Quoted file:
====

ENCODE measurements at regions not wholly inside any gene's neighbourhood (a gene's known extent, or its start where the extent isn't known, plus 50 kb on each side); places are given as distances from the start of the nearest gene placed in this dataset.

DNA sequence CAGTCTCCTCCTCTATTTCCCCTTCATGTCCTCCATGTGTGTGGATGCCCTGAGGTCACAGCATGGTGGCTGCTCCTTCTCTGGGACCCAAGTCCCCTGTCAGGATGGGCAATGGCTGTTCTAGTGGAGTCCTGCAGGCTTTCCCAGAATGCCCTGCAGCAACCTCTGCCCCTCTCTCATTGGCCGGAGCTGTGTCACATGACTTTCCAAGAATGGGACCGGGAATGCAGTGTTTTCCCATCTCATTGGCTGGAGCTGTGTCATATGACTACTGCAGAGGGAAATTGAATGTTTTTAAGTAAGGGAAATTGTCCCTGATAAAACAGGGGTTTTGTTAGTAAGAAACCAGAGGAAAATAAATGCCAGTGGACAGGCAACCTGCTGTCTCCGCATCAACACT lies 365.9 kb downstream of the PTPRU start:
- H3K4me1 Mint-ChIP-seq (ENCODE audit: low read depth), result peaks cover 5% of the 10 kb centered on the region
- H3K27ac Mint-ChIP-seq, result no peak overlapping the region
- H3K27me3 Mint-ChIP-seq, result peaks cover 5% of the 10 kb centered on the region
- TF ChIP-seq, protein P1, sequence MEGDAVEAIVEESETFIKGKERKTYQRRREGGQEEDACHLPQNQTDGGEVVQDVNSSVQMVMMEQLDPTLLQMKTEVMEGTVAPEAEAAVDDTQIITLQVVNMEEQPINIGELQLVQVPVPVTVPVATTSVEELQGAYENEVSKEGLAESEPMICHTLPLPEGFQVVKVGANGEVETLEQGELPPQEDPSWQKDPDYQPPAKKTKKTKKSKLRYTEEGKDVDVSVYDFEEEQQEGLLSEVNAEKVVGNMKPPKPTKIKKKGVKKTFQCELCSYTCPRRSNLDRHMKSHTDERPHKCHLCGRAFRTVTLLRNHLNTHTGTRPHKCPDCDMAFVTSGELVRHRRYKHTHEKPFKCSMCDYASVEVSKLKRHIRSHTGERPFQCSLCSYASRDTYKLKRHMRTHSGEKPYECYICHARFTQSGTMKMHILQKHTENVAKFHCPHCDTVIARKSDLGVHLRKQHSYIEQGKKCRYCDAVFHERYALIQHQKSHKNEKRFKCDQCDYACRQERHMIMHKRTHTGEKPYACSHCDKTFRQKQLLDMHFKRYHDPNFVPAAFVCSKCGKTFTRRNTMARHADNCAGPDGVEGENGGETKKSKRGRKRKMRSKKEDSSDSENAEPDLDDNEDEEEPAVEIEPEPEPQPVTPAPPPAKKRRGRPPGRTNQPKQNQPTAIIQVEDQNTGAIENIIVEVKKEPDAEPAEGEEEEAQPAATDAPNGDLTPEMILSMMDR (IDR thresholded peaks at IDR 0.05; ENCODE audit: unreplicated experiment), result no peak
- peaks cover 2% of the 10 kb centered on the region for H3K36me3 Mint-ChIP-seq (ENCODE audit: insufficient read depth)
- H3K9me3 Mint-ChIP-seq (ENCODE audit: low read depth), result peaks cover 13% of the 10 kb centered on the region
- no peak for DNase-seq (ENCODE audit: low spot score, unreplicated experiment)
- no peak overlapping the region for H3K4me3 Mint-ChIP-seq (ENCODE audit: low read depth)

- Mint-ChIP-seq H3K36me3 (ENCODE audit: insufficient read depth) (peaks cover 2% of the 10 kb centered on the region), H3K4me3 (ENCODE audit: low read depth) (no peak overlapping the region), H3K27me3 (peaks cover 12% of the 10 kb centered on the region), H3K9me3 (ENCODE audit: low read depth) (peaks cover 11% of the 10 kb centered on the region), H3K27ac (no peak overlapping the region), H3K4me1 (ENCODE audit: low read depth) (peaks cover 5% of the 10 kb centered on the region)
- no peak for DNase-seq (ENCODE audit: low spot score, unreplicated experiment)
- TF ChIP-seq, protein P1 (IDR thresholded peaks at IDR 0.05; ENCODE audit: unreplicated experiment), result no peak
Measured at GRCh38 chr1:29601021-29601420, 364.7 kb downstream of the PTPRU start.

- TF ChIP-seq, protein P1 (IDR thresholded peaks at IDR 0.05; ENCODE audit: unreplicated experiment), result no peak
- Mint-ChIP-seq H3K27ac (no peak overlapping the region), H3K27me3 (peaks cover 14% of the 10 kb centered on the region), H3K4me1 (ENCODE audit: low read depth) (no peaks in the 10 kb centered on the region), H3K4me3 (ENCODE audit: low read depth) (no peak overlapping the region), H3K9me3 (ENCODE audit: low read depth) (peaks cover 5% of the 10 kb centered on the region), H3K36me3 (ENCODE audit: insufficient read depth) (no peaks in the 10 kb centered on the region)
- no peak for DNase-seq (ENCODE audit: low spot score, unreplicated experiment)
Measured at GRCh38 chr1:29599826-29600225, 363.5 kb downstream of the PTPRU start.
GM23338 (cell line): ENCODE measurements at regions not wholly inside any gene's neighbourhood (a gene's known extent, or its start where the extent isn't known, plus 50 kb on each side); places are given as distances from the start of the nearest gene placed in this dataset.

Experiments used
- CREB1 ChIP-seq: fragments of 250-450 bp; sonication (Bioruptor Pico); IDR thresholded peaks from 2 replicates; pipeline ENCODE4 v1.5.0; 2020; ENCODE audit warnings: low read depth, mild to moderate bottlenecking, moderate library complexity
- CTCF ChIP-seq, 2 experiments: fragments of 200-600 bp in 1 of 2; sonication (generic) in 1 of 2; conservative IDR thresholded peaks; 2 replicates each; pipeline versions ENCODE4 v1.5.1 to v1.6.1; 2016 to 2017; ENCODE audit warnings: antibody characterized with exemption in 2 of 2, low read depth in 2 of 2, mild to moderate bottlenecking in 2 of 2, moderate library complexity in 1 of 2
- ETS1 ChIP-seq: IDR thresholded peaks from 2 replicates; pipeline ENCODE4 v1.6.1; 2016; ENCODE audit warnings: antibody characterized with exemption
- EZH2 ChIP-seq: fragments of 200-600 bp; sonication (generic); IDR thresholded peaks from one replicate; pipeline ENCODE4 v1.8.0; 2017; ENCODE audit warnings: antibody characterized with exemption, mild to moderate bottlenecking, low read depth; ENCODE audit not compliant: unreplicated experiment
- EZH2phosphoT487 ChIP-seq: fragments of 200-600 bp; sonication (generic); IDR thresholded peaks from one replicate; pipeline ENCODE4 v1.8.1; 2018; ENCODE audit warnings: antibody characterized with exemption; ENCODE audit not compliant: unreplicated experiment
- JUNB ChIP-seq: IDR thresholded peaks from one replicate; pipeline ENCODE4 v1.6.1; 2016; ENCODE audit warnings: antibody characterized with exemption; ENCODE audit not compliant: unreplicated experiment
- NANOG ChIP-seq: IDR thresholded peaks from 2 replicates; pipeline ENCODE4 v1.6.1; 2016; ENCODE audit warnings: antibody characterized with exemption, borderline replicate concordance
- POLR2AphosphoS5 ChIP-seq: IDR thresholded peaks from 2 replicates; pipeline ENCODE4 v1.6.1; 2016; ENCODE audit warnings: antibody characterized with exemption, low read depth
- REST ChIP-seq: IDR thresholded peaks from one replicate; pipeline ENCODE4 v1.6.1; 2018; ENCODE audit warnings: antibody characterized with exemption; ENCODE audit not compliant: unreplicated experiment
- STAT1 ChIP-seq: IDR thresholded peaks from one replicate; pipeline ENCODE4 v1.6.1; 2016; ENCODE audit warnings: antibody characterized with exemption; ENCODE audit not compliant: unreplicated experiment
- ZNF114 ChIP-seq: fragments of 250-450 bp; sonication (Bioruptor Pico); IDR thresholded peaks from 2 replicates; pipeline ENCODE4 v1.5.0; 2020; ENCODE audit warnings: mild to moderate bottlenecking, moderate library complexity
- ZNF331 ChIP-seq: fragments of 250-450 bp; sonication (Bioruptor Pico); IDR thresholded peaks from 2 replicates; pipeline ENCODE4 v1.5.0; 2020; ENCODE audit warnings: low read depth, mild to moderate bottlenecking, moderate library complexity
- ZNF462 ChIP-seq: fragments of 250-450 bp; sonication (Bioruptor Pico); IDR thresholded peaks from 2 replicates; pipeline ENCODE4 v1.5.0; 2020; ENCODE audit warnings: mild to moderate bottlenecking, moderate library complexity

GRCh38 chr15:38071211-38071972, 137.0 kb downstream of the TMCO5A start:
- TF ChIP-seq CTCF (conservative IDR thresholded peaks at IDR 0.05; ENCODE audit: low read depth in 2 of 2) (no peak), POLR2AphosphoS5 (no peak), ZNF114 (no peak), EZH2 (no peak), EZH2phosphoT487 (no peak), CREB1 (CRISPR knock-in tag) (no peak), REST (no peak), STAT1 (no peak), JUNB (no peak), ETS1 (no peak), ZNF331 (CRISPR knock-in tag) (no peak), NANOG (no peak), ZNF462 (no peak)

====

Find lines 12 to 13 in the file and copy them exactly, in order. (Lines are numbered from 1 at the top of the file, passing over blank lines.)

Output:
- no peak for DNase-seq (ENCODE audit: low spot score, unreplicated experiment)
- TF ChIP-seq, protein P1 (IDR thresholded peaks at IDR 0.05; ENCODE audit: unreplicated experiment), result no peak